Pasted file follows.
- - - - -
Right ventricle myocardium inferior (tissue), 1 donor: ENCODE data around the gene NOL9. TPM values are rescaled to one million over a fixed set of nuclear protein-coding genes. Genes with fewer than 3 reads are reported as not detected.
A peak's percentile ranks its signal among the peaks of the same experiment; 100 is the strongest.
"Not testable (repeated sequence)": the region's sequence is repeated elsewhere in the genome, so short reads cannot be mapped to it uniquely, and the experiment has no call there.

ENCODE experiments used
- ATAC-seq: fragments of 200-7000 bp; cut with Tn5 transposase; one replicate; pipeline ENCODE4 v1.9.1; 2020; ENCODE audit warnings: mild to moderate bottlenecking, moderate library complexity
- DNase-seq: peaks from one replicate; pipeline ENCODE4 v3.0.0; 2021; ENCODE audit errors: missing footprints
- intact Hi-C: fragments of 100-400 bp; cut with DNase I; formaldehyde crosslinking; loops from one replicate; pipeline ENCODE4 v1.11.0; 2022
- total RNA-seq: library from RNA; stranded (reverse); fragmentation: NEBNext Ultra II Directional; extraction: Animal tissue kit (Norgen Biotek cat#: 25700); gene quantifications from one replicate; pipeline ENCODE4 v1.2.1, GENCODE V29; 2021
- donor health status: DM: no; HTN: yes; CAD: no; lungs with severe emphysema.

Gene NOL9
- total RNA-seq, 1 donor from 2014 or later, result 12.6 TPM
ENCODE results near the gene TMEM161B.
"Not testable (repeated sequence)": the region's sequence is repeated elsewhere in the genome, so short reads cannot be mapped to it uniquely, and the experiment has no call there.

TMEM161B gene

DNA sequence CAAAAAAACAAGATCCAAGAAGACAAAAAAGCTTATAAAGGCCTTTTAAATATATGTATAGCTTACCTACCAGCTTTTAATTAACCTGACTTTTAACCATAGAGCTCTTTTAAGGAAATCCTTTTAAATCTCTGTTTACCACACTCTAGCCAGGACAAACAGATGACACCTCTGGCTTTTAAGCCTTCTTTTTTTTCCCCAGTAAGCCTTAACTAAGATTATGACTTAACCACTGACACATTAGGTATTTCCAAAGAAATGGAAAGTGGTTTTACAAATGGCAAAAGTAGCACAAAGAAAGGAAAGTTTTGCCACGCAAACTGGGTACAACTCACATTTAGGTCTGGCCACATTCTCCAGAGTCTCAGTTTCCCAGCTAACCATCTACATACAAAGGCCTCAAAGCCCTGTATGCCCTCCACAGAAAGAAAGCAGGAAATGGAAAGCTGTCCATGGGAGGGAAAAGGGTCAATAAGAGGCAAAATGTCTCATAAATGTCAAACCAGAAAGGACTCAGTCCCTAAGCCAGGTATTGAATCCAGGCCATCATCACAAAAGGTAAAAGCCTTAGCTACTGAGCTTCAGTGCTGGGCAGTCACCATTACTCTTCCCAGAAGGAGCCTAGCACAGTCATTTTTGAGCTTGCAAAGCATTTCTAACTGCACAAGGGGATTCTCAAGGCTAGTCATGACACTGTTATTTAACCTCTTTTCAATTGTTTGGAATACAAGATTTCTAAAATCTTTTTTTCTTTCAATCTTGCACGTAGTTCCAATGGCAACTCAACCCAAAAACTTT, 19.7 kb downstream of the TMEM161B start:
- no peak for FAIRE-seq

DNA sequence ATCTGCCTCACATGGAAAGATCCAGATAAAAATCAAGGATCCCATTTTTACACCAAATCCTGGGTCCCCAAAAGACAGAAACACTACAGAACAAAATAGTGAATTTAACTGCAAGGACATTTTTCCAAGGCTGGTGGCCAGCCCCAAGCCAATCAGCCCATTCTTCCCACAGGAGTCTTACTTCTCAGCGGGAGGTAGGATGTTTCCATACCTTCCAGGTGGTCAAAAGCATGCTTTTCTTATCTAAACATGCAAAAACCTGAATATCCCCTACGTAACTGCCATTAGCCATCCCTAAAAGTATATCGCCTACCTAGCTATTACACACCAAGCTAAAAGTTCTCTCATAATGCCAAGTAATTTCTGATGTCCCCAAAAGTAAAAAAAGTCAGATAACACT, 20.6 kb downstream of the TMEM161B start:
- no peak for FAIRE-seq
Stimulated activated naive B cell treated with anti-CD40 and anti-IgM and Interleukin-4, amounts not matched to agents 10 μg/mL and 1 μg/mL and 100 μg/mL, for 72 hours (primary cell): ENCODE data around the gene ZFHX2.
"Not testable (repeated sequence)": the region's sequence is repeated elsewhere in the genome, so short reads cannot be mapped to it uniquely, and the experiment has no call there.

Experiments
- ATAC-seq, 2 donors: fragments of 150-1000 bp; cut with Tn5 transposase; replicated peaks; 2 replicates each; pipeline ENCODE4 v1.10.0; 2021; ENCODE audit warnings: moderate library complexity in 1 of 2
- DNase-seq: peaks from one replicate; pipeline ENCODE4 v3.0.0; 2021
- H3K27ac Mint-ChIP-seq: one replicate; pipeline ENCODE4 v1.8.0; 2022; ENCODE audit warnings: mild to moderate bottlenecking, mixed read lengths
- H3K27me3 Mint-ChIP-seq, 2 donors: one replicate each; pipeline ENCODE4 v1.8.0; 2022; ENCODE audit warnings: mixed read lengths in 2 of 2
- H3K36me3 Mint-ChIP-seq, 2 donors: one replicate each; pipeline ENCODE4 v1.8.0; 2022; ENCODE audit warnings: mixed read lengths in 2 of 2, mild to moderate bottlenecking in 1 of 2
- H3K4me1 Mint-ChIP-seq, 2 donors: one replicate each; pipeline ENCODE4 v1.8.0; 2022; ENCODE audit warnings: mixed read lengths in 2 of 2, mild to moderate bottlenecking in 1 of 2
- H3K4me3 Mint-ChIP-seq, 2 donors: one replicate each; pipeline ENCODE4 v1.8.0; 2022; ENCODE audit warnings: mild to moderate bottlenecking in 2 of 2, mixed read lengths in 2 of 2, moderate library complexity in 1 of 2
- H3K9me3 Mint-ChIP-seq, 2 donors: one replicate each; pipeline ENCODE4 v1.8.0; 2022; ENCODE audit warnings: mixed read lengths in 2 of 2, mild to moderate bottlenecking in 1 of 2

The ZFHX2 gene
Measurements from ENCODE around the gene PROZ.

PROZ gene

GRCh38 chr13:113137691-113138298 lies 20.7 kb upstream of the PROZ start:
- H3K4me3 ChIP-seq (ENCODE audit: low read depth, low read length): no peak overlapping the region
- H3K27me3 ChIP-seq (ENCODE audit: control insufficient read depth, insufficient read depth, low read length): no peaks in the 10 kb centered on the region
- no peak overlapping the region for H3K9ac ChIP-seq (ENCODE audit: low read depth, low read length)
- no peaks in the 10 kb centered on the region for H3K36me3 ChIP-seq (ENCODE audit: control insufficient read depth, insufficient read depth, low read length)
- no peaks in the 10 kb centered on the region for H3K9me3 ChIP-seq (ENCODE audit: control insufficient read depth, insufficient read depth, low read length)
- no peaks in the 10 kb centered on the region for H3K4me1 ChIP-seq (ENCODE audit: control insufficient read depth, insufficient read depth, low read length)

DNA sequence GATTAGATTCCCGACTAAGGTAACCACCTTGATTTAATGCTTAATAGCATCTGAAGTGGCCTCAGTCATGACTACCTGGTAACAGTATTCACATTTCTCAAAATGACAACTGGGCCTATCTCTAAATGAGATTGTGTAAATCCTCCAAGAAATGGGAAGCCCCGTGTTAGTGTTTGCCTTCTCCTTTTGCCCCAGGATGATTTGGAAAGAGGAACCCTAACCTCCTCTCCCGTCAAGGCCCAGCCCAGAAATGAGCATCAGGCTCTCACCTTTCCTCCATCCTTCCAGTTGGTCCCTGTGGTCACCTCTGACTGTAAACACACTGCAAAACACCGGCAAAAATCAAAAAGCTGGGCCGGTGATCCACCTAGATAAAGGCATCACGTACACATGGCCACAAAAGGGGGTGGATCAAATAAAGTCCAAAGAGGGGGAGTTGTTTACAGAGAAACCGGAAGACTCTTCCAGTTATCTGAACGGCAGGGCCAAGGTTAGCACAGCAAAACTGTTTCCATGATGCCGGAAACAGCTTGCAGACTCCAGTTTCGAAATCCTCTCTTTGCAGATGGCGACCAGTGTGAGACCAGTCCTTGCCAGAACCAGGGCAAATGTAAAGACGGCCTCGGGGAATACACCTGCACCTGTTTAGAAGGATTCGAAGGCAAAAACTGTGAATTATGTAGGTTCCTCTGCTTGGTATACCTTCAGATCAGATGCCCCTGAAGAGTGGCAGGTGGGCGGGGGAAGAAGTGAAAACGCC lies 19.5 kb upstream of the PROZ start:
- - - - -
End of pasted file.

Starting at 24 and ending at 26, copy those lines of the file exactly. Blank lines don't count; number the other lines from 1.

- H3K27ac Mint-ChIP-seq: one replicate; pipeline ENCODE4 v1.8.0; 2022; ENCODE audit warnings: mild to moderate bottlenecking, mixed read lengths
- H3K27me3 Mint-ChIP-seq, 2 donors: one replicate each; pipeline ENCODE4 v1.8.0; 2022; ENCODE audit warnings: mixed read lengths in 2 of 2
- H3K36me3 Mint-ChIP-seq, 2 donors: one replicate each; pipeline ENCODE4 v1.8.0; 2022; ENCODE audit warnings: mixed read lengths in 2 of 2, mild to moderate bottlenecking in 1 of 2